The cover art is pretty cool, too bad the game isn't!
With so many choices on the shelves it can sometimes feel like a crapshoot spending your hard earned money on one. Deep down you want to believe the information on the packaging, but you and I both know there's nothing worse than being sold a faulty bill of goods by some over zealous box designer. Should you believe it when they tell you that their game has "unsurpassed 3D graphics," "huge, wide-open environments," or "intense curbside interrogations"?
What if the game you plan on buying doesn't just lie about its features, but, thanks to its name, implies that it's something
I'm sure this game does better in those other countries where Soccer is actually popular!
it is not? How would you react if the sequel you bought was actually the original game repackaged?
This is one situation that is all too real to the thousands of people who went and picked up their copy of Electronic Arts' FIFA Street 2 for the PSP and Nintendo DS. On the console FIFA Street 2 is the sequel to the 2005 critical bomb, it features brand new moves, a significantly better single player mode, and a bunch of entertaining multiplayer games. On the PlayStation Portable and Nintendo DS, however, FIFA Street 2 is, well, FIFA Street 1. Forget about all of those improvements, the portable FIFA Street 2 is really nothing more than a port of the 2005 FIFA Street console game, a game that nobody wanted to play again.
It's a shame the PSP can't produce a good NBA Street game!
Before we go beyond the point of no return, I should back up and clarify that I have no problem with companies porting their console games to the portables. While I would much rather see new titles on the Nintendo DS and PSP, there are good reasons for companies to go back and port popular titles. But if you're going to port a game you have to make sure you're honest about it, if the game is called FIFA Street 2 on the PSP then it is expected to be a port of the PlayStation 2 or Xbox version of FIFA Street.
All the excitement of the PC Battlefield 2 is missing from the Xbox version!
Why not just call the game FIFA Street? FIFA Street 2 was the first title in the franchise to show up on either the DS or PSP, so it would have been a natural for a numberless title. And it would have been a lot more honest, too. If that is too boring, then they should have added the word "Showdown" to the title (like the PSP NBA Street) or an "Unleashed" (like the PSP NFL Street). Of why not make your own? FIFA Street EXTREME! FIFA Street 'Roided-Up! I mean really, anything but FIFA Street 2.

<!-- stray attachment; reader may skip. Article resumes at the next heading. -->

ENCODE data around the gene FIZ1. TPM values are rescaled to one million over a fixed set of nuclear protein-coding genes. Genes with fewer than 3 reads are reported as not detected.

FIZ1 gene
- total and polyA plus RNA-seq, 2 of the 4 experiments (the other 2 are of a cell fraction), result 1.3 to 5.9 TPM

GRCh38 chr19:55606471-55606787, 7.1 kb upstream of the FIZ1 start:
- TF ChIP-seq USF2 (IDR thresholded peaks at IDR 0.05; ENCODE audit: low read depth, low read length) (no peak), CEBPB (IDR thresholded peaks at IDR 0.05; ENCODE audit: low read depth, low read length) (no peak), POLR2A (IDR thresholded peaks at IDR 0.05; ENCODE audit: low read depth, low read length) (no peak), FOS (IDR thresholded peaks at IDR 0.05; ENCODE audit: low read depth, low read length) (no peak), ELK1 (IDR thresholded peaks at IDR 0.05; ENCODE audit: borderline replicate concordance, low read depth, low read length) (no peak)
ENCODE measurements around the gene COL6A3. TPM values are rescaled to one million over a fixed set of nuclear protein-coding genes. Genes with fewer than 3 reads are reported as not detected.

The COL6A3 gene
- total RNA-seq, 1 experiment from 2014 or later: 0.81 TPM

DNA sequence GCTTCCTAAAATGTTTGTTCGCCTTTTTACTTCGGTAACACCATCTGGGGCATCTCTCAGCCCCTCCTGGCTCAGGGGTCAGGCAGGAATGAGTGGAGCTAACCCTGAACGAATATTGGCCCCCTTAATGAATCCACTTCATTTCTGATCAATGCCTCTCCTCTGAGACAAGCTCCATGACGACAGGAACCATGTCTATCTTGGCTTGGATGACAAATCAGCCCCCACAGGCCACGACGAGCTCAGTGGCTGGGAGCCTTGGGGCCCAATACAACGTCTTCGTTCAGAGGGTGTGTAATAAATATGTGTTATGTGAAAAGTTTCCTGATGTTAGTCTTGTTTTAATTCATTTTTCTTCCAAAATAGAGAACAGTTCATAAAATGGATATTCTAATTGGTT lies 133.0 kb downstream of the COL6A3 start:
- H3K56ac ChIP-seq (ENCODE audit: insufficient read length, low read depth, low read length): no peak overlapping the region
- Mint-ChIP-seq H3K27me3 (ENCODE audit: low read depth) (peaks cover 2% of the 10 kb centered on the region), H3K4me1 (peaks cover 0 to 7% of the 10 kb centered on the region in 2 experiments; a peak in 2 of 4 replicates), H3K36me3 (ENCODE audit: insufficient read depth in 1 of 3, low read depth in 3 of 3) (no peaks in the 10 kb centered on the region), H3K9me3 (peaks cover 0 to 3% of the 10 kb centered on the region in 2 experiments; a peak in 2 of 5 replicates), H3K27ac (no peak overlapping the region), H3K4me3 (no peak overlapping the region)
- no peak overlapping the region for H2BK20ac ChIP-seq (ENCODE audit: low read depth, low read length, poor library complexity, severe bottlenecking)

This isn't the first time Electronic Arts has decided to use the same name for a different game. PS2 and Xbox owners already know that EA's Battlefield 2: Modern Combat is a far cry from the PC Battlefield 2, something that cannot be stressed enough. That's not to say that the console versions are bad games, but the name "Battlefield 2" means something, and that something is nowhere to be seen
No, no, no ... of course we aren't talking about the cell phone Call of Duty!
on the Xbox or PS2. If anything Electronic Arts should have called the console version something else, something that doesn't have anything to do with the PC game.
Unfortunately Electronic Arts isn't the only company misleading their customers. If you bought the PS2 or Xbox version of Call of Duty or Call of Duty 2 you might have expected a slimmed down port of the award winning PC first-person shooter ... but that's not what you get. Oh sure the game is slimmed down, but it's also completely different. Activision was nice enough to eventually release a real port of Call of Duty 2 on the Xbox 360, but by that time consumers already had to suffer through a number of misleading Call of Duty games.
The upsetting part of this marketing ploy is that these companies know that these misleading names
I don't care what Tiger tells you, his PSP games aren't online!
will help sales. If the average consumer had a choice between the original FIFA Street on the PSP and the much-improved sequel on one of the consoles, most people would go for the sequel. But by tricking the PSP owners into thinking they can have the sequel it allows all versions to sell fairly ... just as long as nobody does any research. If you ask me, that practice is despicable.
Electronic Arts is no stranger to PSP controversies. One year ago when the PSP launched, all of EA's offerings (which included the likes of Tiger Woods, NFL Street, NBA Street, and FIFA Soccer) were marked as "Wi-Fi Compatible (Ad Hoc/Infrastructure)," leading to a lot
There really aren't enough good movies about con artists!
of confusion among those consumers that don't research their purchases. They admitted the mistake and have sense fixed the typos, but these days it just feels like another example of a company fooling consumers into buying their products.
No matter if it's pretending to support online play or tricking consumers into thinking they are buying a sequel, Electronic Arts has proven themselves has being very sneaky when it comes to the recent portable systems. If it weren't for the fact that they released Burnout Legends it would be easy to recommend ignoring all of EA's PSP offerings.
These days people have a blind hatred for Electronic Arts, there are people that will simply blame EA for everything. But don't let your anger be blind; it's despicable practices like this that you should point to. These are the reasons Electronic Arts gets its bad name. They still release good games, but these days it's hard to support a company who seems more interested in fooling people than developing amazing portable software.